Creed Reilly is making a difference in his community


“People who have never been to THON may never understand how magnificent it is,” says Creed Reilly, a senior in aerospace engineering. He is currently the president of Boulevard, a Penn State community service organization dedicated to providing a pathway for members to positively impact communities while making lasting friendships.

Creed joined Boulevard when he was a freshman. A couple of his friends invited him to one of Boulevard’s weekly meetings. Drawn by the friendship and closeness among the members, Creed considers Boulevard his second family.

There are currently 150 active members in Boulevard. “We do community service work every month,” says Creed. After seven years, Boulevard has really established a name for itself within the community. Members have been partnering with local nonprofit organizations such as LifeLink, Shaver’s Creek, the MorningStar Solar Home, etc. More and more people are coming to them to seek their help.

“Last year we built walls for MorningStar’s outdoor teaching area. It was a lot of fun,” Creed continues. “We are always actively looking for things that we can do to help the community.”

This year Boulevard sent a total of 90 members to go canning. They went to eight different locations including Virginia, New Jersey, and the Allentown area. Besides canning, they also sent out multiple canvassing trips in Philadelphia area.

“We went door-to-door and told the people about THON. It was a pretty good alternative for fundraising,” says Creed.

“THON helps a lot of people,” Creed continues. “One of our group’s THON children, Rachel, has been cancer-free for five years. She was officially classified as a cancer survivor earlier this year. Hearing that news was one of the best moments of my life.”

Aside from being a part of Boulevard, Creed is also heavily involved with Lunar Lion, a student team that focuses on developing a rocket system for lunar exploration to expand humanity’s knowledge of the moon.

“I always knew I was going to be an engineer, whether consciously or not. My dad was an engineer,” says Creed.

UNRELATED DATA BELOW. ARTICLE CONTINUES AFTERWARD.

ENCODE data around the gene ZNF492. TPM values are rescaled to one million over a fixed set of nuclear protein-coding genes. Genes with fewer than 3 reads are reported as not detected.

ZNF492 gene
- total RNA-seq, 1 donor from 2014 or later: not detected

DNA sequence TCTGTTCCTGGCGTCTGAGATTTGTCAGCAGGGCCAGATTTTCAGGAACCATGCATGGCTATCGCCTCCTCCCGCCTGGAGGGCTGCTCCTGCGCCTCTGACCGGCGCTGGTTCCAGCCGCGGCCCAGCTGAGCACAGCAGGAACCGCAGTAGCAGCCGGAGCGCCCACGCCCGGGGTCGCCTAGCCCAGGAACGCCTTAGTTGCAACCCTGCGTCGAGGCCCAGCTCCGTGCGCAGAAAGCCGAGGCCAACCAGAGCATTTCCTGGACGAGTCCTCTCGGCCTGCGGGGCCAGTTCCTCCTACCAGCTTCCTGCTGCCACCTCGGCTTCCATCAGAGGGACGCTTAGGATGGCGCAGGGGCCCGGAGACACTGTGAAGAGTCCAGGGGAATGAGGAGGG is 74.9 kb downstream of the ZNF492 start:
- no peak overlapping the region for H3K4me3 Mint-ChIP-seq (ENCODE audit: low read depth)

During his childhood, he always loved to take radios and alarm clocks apart to see how these little machines work. He can’t imagine himself doing anything else other than engineering.

“I love Superman. That’s probably the biggest reason why I chose aerospace engineering,” Creed laughs, when asked about why he is so into rocket science. “When people ask me what kind of super power I want, the answer is always ‘flying.’”

Creed will not be a dancer at THON 2017, but he is still proud to support all the Boulevard dancers.


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Creed Reilly

Creed Reilly



The Penn State Department of Aerospace Engineering, established in 1961 and the only aerospace engineering department in Pennsylvania, is consistently recognized as one of the top aerospace engineering departments in the nation, and is also an international leader in aerospace education, research, and engagement. Our undergraduate program is ranked 15th and our graduate programs are ranked 15th nationally by U.S. News & World Report, while one in 25 holders of a B.S. degree in aerospace engineering in the U.S. earned it from Penn State. Our students are consistently among the most highly recruited by industry, government, and graduate schools nationwide.

The department is built upon the fundamentals of academic integrity, innovation in research, and commitment to the advancement of industry. Through an innovative curriculum and world-class instruction that reflects current industry practice and embraces future trends, Penn State Aerospace Engineering graduates emerge as broadly educated, technically sound aerospace engineers who will become future leaders in a critical industry

Department of Aerospace Engineering

229 Hammond Building

The Pennsylvania State University

University Park, PA 16802

Phone: 814-865-2569